Right from its Bond-like opening credits — a rocket-launcher blossoming flames and turning into a martini glass, the spread of missiles from a Super Hercules aircraft becoming delicate strings of pearls — it was clear that the team behind this £20m adaptation of John le Carré’s novel did not mean to do things by halves. There’s been a recent resurgence of interest in the kind of dour Cold War spy dramas that le Carré, more than anyone else, helped to create and popularise. Even leaving aside the all-star adaptation of his novel “Tinker, Tailor, Soldier, Spy”, both Steven Spielberg’s “Bridge of Spies” and the dimwitted BBC2 thriller “The Game” are nakedly indebted to his shadow-world of dead-drops, lamplighters and Moscow Rules.
For their adaptation of le Carré’s first post-Cold War novel, however, writer David Farr and director Susanne Bier chose to bring the action unnervingly close to the present, kicking off proceedings in Egypt during the Arab Spring (the drama begins on the night of Hosni Mubarak’s resignation) and flashing forward to a Britain in which the fork-tongued posh boys selling the weapons are in cahoots with the fork-tongued posh boys selling policy in Westminster. Admirers of the book (published in 1993) will have noticed changes, some major, but the outraged cynicism is vintage le Carré. You could smell the disgust and bad faith from moment one, when the weapons dealer Richard Roper, a marvellous performance from Hugh Laurie, appeared on screen boasting about his sponsorship of a “safe haven” project for the very refugees his armaments helped to displace.
What a classy endeavour this was, from cast to glossily impeccable locations. Tom Hiddleston is superb as Jonathan Pine, the night manager of the title, an ex-Forces supervisor in a Cairo hotel with a world of violence and emotion sizzling behind his helpful public-school manner. Pine’s patriotic sense is agitated when the mistress of a local gangster turns up with evidence of an arms deal brokered by the “worst man in the world”, and he passes the details to his friend at the British Embassy, who passes it on to Angela Burr (the excellent Olivia Colman), a hardbitten spy doggedly pursuing Roper from a freezing office in Victoria. But Westminster and MI6 are both leaky ships: “arming certain key players whose mobile phone numbers we happen to have in our address books”, as one spymaster wearily explains, “might be preferable to indulging a whole new bunch of religious lunatics about whom we know nothing.” In short order, Roper gets the tip-off from his pals in the UK, the deal is cancelled and the girl, a Woman in Fridge if ever I saw one, gets killed off. Pine retreats to a new hotel in Zermatt to lick his wounds, where all goes well until, four years later, in the middle of the night, the worst man in the world and his pals arrive by helicopter.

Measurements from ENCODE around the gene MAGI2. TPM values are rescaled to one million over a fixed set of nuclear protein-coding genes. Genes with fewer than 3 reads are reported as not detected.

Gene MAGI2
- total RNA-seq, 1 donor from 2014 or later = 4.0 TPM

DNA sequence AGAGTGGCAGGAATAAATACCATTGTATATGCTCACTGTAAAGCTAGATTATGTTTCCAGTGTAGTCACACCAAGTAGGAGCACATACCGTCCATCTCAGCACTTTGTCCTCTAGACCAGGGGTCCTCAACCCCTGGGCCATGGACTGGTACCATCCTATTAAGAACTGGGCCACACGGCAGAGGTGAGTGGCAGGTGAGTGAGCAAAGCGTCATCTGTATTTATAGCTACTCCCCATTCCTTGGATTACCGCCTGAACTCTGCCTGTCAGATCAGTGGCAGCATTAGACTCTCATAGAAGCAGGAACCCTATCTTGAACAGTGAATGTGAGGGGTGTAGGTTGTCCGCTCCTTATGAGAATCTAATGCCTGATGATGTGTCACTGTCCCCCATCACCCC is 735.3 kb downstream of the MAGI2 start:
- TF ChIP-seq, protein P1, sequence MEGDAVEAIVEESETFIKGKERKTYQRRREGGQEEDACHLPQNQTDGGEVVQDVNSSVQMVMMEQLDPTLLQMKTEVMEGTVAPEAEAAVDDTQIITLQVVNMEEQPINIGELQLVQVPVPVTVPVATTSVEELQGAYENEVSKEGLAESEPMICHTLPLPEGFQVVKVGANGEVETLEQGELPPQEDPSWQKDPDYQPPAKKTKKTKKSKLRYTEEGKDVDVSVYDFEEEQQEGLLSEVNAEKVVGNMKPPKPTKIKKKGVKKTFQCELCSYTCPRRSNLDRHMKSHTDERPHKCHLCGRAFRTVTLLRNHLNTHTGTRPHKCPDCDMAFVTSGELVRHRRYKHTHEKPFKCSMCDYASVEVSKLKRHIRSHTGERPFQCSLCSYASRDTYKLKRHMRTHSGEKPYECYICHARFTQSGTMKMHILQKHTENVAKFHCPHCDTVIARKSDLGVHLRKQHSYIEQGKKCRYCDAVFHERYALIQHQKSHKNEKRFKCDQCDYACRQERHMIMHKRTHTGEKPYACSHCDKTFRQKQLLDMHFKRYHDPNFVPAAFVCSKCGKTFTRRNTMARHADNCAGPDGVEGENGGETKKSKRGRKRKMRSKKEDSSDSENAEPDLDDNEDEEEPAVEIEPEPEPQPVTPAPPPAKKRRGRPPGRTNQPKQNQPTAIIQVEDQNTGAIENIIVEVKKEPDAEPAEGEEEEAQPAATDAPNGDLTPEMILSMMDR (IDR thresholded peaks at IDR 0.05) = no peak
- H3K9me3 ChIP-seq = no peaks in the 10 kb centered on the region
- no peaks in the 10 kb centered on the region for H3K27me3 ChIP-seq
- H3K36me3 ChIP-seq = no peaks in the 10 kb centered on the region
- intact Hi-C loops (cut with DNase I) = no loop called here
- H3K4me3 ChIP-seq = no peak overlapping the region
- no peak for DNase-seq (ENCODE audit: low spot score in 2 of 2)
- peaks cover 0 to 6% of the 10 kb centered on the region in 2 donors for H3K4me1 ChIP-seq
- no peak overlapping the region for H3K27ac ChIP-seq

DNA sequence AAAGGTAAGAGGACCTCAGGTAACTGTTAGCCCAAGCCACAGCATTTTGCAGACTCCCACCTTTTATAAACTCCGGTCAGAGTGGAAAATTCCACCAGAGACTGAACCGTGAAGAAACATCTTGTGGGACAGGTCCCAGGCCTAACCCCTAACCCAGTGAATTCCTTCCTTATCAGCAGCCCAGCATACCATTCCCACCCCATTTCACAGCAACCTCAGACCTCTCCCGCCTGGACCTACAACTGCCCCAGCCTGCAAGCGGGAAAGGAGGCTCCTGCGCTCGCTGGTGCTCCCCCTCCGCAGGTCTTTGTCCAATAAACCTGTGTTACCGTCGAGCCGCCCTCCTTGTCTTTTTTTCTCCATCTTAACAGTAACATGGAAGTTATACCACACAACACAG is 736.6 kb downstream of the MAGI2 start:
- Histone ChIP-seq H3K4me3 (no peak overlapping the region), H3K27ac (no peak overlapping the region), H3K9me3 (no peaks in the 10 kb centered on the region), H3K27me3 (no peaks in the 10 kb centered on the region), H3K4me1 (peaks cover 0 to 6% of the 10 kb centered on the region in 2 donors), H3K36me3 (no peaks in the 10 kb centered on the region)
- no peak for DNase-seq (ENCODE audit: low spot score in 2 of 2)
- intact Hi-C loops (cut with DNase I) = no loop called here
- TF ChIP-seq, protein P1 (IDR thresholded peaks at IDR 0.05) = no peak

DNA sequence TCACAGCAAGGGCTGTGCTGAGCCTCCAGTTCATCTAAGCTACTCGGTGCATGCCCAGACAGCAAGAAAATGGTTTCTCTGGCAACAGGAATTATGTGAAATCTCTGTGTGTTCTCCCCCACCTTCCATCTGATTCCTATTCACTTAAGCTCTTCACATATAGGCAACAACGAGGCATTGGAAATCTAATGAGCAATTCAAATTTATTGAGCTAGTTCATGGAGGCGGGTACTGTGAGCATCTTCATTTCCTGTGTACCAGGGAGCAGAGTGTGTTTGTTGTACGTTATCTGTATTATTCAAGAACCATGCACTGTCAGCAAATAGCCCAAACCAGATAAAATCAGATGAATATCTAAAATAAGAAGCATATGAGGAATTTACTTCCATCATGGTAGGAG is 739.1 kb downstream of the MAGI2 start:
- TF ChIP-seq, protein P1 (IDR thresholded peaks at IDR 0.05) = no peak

Texture is crucial to this kind of thing, and texture is something that this adaptation nailed. It wasn’t just the believable argot it cultivated for the modern spy world, where secret operations are conducted by cryptically named satellite bureaux such as the “International Enforcement Agency” and MI6’s headquarters on the Thames cause it to be known universally as “The River House”. It was there also in the figure of Richard Roper — “Dickie” — the lizard-skinned Old Etonian sole trader who swans about with a sinister boys’ club of international chaps and a tragic trophy partner (Elizabeth Debicki) on what might resemble one long après-ski were it not punctuated by shadowy deals for napalm and bunker-busters. The tone here was perfectly caught, from Laurie’s steel-in-glove patrician jollity to Tom Hollander’s camp-sinister performance as his lieutenant “Corky” Corcoran (“Play golf, do we, sweetheart?”); calling the two burly and murderous hired guns Frisky and Tabby was the cherry on top. I could have watched this for hours — and, since I was sent the first three episodes, I did. Believe me, it only gets better.
The Night Manager continues on Sunday nights on BBC1. It premieres in America on AMC on April 19th